Question about Ovens
Heating element won't shut off. Have to disconect power to shut down.
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Posted on Jan 02, 2017
A replacement is usually around $40. There are usually 2 screws holding the element in the back of the stove. Turn off the power and remove the element. There are usually only 2 wires. It really doesn't matter which goes where. Install the new element and see if it will shut off when oven reachers temp. If it continues to heat, there is another piece that needs to be replaced. If there is a contactor or relay replace it, If not the thermostat needs to be replaced. Sometimes when the element burns out it shorts to the ground and fuses the contacts forcing the element to stay on. Sometimes you actually have to turn off the power to the stove.
Posted on Jul 15, 2008
Try unplugging the oven and let sit for 10 min. This will reset the curcuit board and reboot the electronics. You may have to pull out the stove o get to the cord.
Posted on Apr 30, 2009
SOURCE: oven will not heat.
Usually, when an oven won't bake, it's because the bake element is burned out. The bake element is the black, pencil- thick tube at the bottom of the oven. When the oven heats, the element glows red. This element has an expected life-span of several years. It may last for only one; it may last for many more. When the element burns out, you need to replace it.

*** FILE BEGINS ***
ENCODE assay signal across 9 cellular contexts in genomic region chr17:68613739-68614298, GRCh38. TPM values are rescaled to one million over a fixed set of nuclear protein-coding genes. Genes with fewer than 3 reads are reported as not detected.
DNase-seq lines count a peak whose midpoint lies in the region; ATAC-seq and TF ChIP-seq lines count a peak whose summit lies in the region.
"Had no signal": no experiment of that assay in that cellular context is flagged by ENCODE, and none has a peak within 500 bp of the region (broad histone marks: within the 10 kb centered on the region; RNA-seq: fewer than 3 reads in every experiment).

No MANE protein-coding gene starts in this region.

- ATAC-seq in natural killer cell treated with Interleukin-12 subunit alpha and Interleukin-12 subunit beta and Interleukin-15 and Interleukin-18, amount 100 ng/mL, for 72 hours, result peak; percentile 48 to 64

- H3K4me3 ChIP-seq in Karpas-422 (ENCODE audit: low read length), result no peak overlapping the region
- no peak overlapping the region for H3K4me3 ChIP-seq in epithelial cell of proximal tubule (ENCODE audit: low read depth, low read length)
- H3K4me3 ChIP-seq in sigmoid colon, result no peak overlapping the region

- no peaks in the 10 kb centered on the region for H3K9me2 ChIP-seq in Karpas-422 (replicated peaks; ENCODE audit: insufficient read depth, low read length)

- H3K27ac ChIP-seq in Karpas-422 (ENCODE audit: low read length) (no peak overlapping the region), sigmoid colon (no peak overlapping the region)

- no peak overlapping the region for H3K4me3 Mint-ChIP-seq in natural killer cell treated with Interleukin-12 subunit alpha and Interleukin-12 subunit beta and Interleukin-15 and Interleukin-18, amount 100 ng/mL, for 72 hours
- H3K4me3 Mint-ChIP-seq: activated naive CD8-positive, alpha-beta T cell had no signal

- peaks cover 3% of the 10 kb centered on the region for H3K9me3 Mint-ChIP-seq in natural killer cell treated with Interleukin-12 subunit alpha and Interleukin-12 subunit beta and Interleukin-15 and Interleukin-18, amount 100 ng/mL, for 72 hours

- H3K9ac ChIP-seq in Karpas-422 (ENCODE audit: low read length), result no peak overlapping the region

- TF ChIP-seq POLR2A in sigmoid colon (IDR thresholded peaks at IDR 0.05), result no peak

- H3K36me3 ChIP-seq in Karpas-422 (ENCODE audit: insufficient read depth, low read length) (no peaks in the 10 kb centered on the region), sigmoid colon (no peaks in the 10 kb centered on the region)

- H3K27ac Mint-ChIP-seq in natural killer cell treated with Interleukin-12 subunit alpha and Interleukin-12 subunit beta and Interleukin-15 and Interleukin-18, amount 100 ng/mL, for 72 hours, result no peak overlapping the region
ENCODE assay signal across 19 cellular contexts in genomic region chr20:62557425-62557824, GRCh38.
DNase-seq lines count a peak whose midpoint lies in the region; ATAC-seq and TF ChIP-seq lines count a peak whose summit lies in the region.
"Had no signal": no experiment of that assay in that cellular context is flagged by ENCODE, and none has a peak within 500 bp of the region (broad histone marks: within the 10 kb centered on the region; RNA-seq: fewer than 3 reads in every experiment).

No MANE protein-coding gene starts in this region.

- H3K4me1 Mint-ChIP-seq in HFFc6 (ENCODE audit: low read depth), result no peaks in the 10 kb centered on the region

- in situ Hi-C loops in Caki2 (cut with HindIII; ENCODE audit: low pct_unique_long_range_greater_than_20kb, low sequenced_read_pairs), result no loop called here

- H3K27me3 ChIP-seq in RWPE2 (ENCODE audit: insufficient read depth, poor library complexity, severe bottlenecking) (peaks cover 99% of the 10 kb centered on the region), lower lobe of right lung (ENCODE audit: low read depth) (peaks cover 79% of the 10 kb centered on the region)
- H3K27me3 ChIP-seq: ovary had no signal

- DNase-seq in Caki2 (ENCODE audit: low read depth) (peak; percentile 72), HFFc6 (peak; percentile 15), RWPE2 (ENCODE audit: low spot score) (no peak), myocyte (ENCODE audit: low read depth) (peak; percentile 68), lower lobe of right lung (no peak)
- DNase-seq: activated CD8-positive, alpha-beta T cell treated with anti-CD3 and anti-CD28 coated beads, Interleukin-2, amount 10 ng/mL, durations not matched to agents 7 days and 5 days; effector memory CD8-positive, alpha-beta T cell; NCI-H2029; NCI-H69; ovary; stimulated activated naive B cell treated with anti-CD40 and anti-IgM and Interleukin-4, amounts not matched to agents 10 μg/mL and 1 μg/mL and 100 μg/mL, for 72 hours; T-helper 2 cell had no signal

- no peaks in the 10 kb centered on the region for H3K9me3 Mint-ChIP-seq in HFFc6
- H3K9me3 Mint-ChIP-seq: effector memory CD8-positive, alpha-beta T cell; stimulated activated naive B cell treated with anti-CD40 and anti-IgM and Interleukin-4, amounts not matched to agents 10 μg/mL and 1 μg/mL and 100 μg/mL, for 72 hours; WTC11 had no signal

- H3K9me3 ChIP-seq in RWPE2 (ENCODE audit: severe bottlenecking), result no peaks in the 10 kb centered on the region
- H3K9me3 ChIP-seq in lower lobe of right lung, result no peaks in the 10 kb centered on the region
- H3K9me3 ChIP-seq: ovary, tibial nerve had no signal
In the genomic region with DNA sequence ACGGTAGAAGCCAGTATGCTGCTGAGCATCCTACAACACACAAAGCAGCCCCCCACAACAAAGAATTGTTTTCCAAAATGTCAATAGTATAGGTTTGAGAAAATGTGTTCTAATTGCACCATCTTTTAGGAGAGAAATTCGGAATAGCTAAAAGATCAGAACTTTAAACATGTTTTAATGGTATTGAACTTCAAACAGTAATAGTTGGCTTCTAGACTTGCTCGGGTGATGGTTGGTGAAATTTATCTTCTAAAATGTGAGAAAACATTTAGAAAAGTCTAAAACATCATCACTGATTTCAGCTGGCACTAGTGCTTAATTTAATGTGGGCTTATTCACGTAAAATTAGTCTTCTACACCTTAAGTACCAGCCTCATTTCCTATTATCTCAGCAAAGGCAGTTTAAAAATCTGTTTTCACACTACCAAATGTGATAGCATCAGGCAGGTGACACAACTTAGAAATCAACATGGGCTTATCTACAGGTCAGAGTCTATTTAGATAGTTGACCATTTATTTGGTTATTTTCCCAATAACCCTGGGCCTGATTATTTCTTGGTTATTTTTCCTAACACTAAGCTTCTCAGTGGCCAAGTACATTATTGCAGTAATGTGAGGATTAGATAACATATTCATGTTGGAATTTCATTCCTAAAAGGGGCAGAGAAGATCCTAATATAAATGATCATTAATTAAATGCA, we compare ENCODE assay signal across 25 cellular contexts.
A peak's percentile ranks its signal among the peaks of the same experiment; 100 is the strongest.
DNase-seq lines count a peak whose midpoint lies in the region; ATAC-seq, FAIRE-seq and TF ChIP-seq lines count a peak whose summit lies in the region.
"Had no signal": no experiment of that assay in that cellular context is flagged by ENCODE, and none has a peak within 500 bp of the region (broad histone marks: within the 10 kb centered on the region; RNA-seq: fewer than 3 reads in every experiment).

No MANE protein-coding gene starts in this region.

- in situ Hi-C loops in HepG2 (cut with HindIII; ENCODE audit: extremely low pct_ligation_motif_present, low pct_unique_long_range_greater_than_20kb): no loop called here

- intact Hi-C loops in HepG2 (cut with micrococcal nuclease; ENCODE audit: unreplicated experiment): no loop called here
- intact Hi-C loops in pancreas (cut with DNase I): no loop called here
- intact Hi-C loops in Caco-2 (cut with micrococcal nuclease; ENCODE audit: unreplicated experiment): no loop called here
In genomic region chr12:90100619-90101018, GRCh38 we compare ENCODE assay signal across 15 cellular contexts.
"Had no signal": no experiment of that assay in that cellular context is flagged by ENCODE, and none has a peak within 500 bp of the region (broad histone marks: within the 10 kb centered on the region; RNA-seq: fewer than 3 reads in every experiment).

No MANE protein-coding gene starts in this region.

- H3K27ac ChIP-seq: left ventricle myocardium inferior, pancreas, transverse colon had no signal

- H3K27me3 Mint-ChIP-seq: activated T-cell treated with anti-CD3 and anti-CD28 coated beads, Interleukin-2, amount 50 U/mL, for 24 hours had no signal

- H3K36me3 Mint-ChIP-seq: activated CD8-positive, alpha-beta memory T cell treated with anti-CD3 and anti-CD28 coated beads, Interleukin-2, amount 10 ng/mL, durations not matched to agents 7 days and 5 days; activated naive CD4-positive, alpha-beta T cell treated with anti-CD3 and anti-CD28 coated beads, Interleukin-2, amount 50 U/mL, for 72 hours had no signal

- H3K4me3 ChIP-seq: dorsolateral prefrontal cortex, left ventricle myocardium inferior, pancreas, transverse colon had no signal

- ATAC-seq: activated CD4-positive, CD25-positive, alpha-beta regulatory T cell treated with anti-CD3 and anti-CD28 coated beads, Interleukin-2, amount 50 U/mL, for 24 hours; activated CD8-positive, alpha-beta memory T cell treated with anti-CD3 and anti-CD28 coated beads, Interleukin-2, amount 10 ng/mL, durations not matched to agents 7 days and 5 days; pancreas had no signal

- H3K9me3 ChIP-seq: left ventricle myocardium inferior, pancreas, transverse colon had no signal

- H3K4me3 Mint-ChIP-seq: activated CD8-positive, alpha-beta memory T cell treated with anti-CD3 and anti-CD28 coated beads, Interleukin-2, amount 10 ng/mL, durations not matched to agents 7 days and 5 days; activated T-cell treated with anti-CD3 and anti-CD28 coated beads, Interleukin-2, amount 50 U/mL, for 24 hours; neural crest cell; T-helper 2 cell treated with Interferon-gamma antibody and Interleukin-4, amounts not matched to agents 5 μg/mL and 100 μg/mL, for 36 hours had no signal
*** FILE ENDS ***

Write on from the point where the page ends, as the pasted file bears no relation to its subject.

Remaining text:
It bakes poorly Here are two instances of when food "bakes poorly:"
You may get fooled into thinking it's working, because the oven is hot inside. But many electric ovens use the broil element, too, during the preheat and bake cycles. So the food may be getting heated only by the broil element, which causes poor baking results.
If the bake element is burned out, replacing it should solve the problem. Otherwise, you need to further troubleshoot the oven's electrical system to locate the defective wire or component.
If the thermostat bulb is not dislodged, it's likely that the thermostat or sensor is either mis-calibrated or defective.
Electronic ovens with a digital display use a sensor to monitor oven temperature. To solve temperature problems for these models, you may need to replace the sensor. On some digital-display models, you can calibrate the temperature using the key pad. See your operator's manual for details.
Ovens without a digital display often use a mechanical system for controlling temperature. On many of these units, you can remove the thermostat knob and adjust the knob itself to more accurately represent the actual setting of the thermostat.
If, when you remove the knob, there's a screw on the back of it with a small calibration plate, you can loosen the screw, adjust the plate, then tighten the screw again. If the knob isn't adjustable, and the oven temperature is off by more than 30 to 40 degrees, you need to replace the thermostat to solve the problem.
Posted on Jun 02, 2009
SOURCE: F3-error. Kenmore classic oven
Whenever you get the dreaded f-3 code this is the code that tells you that the temperature sensor is going bad or already has gone bad and needs to be replaced immediatly. It should look something like this and cost about 50 dollars
Posted on Jun 20, 2010
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